‘Undue hardship’ too strict a standard to cancel student loans in bankruptcy, says ABA


Annual meeting

‘Undue hardship’ too strict a standard to cancel student loans in bankruptcy, says ABA

Image from Shutterstock.

The House of Delegates passed a resolution at the ABA’s annual hybrid meeting on Tuesday, urging Congress to amend the U.S. Bankruptcy Code to allow borrowers to pay off their student loans without proving that the repayment of debt places “undue hardship” on them or their dependents.

By introducing Resolution 512Maryland State Bar Association delegate Christopher Jennison and Young Lawyers Division assembly speaker said “student debt is a real and current crisis.”

He pointed out that the Young Lawyers Division presented a previous resolution at the February mid-year meeting that urges Congress and the executive branch to develop and implement programs to help law students and graduates who are experiencing financial difficulties due to their loan obligations. He told the House, which approved the resolution, to consider the move as the next logical step.

“While there are other policy solutions to tackle the underlying cause of high student debt and the high cost of legal education, it is imperative to create a lifeline” for lawyers who now face insurmountable student loan debt, Jennison said.

In 2019, more than 44 million borrowers owed more than $ 1.5 trillion in student loans, according to Federal Reserve data cited in the report accompanying the resolution. It was the second highest category of consumer debt, behind mortgages.

Student loans were treated differently from other dischargeable debt after Congress passed the Education Amendments Act 1976, which prohibited borrowers from paying off these types of loans in bankruptcy for the first five years. years of their repayment, unless they can establish undue hardship.

The Student Loan Default Prevention Initiative Act 1990 extended the student loan discharge exception to seven years, and the Higher Education Amendments Act 1998 amended the bankruptcy code so that federally guaranteed student loans cannot be canceled at all unless the borrower can prove undue hardship.

The interpretation of what constitutes undue hardship rests with federal courts, which disagree on what borrowers must do to prove they meet that threshold, says the report accompanying the resolution. In addition to other factors, most courts have said that borrowers must prove that they cannot maintain a minimum standard of living for themselves or their dependents if they repay their student loans.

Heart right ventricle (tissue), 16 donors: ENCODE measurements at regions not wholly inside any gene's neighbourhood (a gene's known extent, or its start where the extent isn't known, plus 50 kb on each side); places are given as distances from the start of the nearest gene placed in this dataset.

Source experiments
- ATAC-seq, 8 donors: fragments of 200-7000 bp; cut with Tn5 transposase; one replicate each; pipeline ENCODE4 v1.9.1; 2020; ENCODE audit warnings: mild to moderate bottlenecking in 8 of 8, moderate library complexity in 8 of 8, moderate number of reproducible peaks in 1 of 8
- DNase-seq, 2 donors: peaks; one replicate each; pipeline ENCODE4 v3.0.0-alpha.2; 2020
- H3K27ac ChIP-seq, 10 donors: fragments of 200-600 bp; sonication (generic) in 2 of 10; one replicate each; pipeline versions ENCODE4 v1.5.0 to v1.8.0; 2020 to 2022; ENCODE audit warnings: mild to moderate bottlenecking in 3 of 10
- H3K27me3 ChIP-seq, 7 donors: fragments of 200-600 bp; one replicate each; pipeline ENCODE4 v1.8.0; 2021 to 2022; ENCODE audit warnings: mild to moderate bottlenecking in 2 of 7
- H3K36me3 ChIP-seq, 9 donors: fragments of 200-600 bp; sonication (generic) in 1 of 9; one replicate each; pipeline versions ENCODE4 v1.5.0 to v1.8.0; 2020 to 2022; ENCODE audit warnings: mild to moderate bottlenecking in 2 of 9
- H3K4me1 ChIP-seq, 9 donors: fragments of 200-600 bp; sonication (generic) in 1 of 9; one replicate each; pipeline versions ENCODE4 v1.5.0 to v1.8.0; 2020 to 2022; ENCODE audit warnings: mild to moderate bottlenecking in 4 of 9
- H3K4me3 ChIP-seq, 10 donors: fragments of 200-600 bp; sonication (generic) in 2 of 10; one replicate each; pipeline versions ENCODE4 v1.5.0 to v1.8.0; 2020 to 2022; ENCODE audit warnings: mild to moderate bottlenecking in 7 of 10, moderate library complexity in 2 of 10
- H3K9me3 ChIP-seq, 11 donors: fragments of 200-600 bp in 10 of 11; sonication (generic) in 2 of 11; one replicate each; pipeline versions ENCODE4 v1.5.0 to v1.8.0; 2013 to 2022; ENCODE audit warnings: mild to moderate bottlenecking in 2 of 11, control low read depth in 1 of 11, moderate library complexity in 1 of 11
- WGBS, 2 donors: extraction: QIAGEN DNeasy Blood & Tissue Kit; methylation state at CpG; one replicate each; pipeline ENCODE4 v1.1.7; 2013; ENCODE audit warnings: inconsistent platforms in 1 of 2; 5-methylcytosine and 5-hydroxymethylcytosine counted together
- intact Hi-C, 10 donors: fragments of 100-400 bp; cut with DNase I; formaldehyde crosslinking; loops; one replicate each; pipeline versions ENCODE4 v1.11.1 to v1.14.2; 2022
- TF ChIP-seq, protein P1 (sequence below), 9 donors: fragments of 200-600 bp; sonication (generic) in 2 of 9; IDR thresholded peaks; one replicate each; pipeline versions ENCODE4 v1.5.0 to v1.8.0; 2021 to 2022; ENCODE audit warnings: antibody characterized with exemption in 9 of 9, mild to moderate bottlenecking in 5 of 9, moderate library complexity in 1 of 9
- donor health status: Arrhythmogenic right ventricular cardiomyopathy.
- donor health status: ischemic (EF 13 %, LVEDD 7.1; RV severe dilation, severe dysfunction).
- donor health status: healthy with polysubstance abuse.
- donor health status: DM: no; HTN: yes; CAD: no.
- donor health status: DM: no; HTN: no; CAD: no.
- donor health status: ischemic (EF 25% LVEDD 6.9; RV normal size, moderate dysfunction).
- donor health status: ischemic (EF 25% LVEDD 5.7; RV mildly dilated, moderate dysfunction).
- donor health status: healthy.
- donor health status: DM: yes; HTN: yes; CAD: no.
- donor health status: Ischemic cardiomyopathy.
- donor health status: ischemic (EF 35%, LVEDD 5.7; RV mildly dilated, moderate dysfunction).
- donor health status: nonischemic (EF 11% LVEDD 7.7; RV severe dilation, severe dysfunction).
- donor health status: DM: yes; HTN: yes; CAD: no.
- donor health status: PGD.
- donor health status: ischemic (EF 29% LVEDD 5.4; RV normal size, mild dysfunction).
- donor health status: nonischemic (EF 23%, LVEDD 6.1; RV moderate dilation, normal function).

Also supporting the resolution, Aaron Sohaski, director of student debt and financial well-being for the young lawyers’ division, said that while it is not impossible to pay off student debt in the event of bankruptcy, the process imposes an unnecessary challenge on lawyers with large amounts. of debt.

“Like anyone faced with a personal decision to file for bankruptcy, lawyers choose this option as a last resort and the undue hardship threshold makes this difficult task even more difficult,” said Sohaski. “Many student borrowers recognize that they won’t be able to be successful and, therefore, they won’t even try. “

Several lawmakers have sought to address this issue in recent years. Senator Dick Durbin, a Democrat from Illinois, and Representative Jerrold Nadler, a Democrat from New York, introduced the Student Borrower Bankruptcy Relief Act of 2019. Representative John Katko, a Republican from New York, introduced the Discharge Student Loans in Bankruptcy. Act of 2019. However, both were not adopted.

In early August, Durbin and Republican Senator John Cornyn of Texas introduced the Fresh Start Through Bankruptcy Act of 2021. The bipartisan bill would allow the cancellation of federal student loans without undue hardship once borrowers have been repaid for at least 10 years. years.

Resolution 512 was co-sponsored by the Young Lawyers Division, the Law Students Division and the Paralegal Standing Committee. They proposed an earlier version at the mid-year meeting in February but withdrew it from consideration.

Follow ABA Journal’s coverage of the ABA Hybrid Annual Meeting 2021 here.


Comments are closed.